Fourth Sunday of Advent: O Root of Jesse

For the Simbang Gabi Mass for the Filipino Community
Today’s Readings

Hopelessly insignificant.  That’s what they are.  Bethlehem-Ephratha; the tiniest region of a tiny nation – almost too small to be among the clans of Judah.  Elizabeth: an old, childless woman, whose hope of progeny has all but dried up, and whose aged husband left her for days at a time to minister as priest in the temple.  Mary: a young virgin who has not yet known relationship with a man.  Hopelessly insignificant.  And yet, all of these play a major part in today’s Liturgy of the Word.  God can do mighty things when we are humble, when we feel insignificant.

We are in the closing days of the year.  For so many, this has been a horrible year.  The pandemic and resulting economic downturn has led to so much sadness and disappointment that many have questioned whether they are worthy of God’s attention.  For others, the typical disappointments may have added to the problem:  relationships that have soured or are ending, sin that has gone unconfessed and unforgiven, patterns of addiction that have not been treated, illness that has caused pain and grief and fear, death of a loved one that has left the survivors questioning God’s will.  How insignificant we seem; how hopeless the situation appears for us in these dark Advent days.

But, in these last days of Advent, the Church gushes forth hope that cannot be contained.  These last days find us praying the “O Antiphons” – antiphons that are sung before and after the Magnificat in Vespers, the Church’s Evening Prayer.  These antiphons call on Christ to come to us under his many beautiful titles. Today’s antiphon is “O Root of Jesse” and it says this: “O Flower of Jesse’s stem, you have been raised up as a sign for all peoples; kings stand silent in your presence; the nations bow down in worship before you. Come, let nothing keep you from coming to our aid.”  It’s a message of hope to a seemingly-insignificant people!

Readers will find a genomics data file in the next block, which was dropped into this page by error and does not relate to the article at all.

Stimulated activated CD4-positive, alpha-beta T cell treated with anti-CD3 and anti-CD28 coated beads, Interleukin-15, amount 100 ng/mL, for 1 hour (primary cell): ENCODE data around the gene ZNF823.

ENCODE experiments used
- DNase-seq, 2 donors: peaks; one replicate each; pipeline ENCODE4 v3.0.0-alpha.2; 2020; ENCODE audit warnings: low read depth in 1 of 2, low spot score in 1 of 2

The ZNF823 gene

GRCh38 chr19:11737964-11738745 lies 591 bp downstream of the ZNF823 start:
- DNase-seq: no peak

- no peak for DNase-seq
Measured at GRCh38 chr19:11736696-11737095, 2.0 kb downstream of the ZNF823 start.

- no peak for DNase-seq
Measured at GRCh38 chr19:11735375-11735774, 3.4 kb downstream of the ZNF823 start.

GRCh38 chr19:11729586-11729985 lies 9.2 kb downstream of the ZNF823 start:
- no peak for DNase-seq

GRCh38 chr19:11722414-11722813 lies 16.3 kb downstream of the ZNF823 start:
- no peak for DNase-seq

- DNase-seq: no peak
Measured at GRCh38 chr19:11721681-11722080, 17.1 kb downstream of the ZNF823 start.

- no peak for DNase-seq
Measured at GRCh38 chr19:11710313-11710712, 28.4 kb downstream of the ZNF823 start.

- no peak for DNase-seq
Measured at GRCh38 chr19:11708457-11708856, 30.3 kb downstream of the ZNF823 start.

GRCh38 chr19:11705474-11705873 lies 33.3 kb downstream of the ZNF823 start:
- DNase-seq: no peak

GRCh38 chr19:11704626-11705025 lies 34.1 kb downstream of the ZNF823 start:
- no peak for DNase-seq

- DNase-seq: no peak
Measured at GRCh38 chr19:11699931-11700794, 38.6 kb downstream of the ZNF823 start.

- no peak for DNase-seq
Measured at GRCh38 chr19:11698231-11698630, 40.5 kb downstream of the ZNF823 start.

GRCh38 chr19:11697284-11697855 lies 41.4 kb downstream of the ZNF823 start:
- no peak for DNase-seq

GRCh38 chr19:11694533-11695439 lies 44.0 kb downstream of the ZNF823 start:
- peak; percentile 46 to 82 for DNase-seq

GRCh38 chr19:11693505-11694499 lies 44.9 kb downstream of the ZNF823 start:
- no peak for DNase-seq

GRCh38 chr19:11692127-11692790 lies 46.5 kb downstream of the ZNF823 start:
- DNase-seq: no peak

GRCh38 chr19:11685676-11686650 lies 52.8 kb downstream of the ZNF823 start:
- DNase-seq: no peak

I have no idea what that hope is going to look like for you.  And I surely don’t know when it’s going to come.  But as I have prayed about these readings during Advent, I know that is the message that God wants us to take away.  The hope that comes from God is enough to break forth upon the earth and take away darkness, disappointment, sin, death and pain.  It wasn’t just something that happened in tiny little Benjamin-Ephratha two thousand years ago, but instead it is something that absolutely lies in store for all of us who give ourselves over to God’s hope.

And I don’t mean the kind of false hope that says, “hey, hang in there, things will get better.”  That just doesn’t work when you’ve lost your job, or your house, or a loved one, or even the thought that God cares for you.  I would never tell you that things will get better when your significant other is abusing you, or your family is close to living on the street, or your loved one is dying.  And I know how hard it is to hang in there when your family is overscheduled, and you desperately want to get the kids out the door to be at Church on time, and little Annie was up sick last night, and Jimmy can’t find his left shoe for the fourteenth time in the last two days, and despite your heroic efforts, you walk through the doors of the Church late.   “Hang in there” is a horrible thing to say to someone who’s at the end of their rope.

And so I think the hope that Jesus brings us and that the Church would have us receive today is a much different hope.  This is a hope that opens the way to freedom for all of us who have become imprisoned by sin and sadness and disappointment.  It is a hope that says that whatever present anxiety we are currently experiencing is not God’s will for us, and that while that anxiety may not magically go away tomorrow, that there is no way our God will let us walk through it alone.  That was true enough for the young virgin in today’s Gospel who had no idea where this pregnancy would take her, but said yes to God’s plan anyway.  Mary’s journey led her through fear and sadness and pain to glory, and the Church courageously believes that her journey is ours too, if we would just say yes to the hope God offers us.

So today we pray, O Come, O Key of David, come.  Open wide the doors that have held us captive to hopelessness, break down the walls that keep us from accepting you, and free us all from sin and death.  Come, Lord Jesus, come.  Come quickly and do not delay!

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